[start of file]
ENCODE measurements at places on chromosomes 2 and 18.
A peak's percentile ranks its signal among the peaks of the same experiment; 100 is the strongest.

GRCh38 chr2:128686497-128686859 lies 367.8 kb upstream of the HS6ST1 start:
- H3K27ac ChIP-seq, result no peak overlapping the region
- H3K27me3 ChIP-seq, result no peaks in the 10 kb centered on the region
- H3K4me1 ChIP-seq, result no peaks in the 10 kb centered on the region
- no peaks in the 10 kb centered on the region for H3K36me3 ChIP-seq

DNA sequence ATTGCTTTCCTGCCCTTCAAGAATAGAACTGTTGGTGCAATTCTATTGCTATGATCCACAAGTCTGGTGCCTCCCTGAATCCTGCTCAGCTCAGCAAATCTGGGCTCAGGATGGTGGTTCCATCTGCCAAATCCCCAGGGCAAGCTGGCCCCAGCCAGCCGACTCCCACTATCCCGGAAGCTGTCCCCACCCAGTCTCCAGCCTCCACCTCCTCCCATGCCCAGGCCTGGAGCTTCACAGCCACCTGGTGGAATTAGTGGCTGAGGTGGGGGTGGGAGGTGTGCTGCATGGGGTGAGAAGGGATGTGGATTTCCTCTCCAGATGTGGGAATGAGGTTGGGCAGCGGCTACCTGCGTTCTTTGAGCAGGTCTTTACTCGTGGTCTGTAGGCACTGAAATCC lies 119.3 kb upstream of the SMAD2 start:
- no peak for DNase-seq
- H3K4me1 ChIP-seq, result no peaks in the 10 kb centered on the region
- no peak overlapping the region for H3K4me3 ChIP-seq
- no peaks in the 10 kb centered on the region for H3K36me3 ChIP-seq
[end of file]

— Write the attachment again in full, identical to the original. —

ENCODE measurements at places on chromosomes 2 and 18.
A peak's percentile ranks its signal among the peaks of the same experiment; 100 is the strongest.

GRCh38 chr2:128686497-128686859 lies 367.8 kb upstream of the HS6ST1 start:
- H3K27ac ChIP-seq, result no peak overlapping the region
- H3K27me3 ChIP-seq, result no peaks in the 10 kb centered on the region
- H3K4me1 ChIP-seq, result no peaks in the 10 kb centered on the region
- no peaks in the 10 kb centered on the region for H3K36me3 ChIP-seq

DNA sequence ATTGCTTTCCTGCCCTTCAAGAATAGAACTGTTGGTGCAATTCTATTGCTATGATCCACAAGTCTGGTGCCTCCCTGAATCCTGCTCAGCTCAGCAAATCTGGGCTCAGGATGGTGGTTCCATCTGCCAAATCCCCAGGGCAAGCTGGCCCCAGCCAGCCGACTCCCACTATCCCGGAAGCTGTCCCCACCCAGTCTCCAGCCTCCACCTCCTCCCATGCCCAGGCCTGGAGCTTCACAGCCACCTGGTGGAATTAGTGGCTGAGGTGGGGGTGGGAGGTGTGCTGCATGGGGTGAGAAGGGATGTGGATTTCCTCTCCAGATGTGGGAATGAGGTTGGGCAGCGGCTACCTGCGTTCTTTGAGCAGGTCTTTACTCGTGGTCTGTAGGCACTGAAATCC lies 119.3 kb upstream of the SMAD2 start:
- no peak for DNase-seq
- H3K4me1 ChIP-seq, result no peaks in the 10 kb centered on the region
- no peak overlapping the region for H3K4me3 ChIP-seq
- no peaks in the 10 kb centered on the region for H3K36me3 ChIP-seq